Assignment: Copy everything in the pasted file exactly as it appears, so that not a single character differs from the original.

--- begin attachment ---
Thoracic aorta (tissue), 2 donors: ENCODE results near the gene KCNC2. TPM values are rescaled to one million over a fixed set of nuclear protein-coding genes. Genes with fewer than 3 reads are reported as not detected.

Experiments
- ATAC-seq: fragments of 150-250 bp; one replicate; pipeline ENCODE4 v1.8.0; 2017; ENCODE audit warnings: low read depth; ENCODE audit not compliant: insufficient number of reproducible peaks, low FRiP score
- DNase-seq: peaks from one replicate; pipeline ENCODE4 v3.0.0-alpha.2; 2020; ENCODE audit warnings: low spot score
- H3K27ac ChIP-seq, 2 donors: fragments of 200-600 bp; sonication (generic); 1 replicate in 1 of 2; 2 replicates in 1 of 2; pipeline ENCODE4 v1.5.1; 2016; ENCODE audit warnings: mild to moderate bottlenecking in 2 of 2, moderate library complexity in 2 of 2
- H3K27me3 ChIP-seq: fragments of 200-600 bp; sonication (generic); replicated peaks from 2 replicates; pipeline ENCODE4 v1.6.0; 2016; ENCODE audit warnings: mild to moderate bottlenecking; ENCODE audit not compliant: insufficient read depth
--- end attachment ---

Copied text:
Thoracic aorta (tissue), 2 donors: ENCODE results near the gene KCNC2. TPM values are rescaled to one million over a fixed set of nuclear protein-coding genes. Genes with fewer than 3 reads are reported as not detected.

Experiments
- ATAC-seq: fragments of 150-250 bp; one replicate; pipeline ENCODE4 v1.8.0; 2017; ENCODE audit warnings: low read depth; ENCODE audit not compliant: insufficient number of reproducible peaks, low FRiP score
- DNase-seq: peaks from one replicate; pipeline ENCODE4 v3.0.0-alpha.2; 2020; ENCODE audit warnings: low spot score
- H3K27ac ChIP-seq, 2 donors: fragments of 200-600 bp; sonication (generic); 1 replicate in 1 of 2; 2 replicates in 1 of 2; pipeline ENCODE4 v1.5.1; 2016; ENCODE audit warnings: mild to moderate bottlenecking in 2 of 2, moderate library complexity in 2 of 2
- H3K27me3 ChIP-seq: fragments of 200-600 bp; sonication (generic); replicated peaks from 2 replicates; pipeline ENCODE4 v1.6.0; 2016; ENCODE audit warnings: mild to moderate bottlenecking; ENCODE audit not compliant: insufficient read depth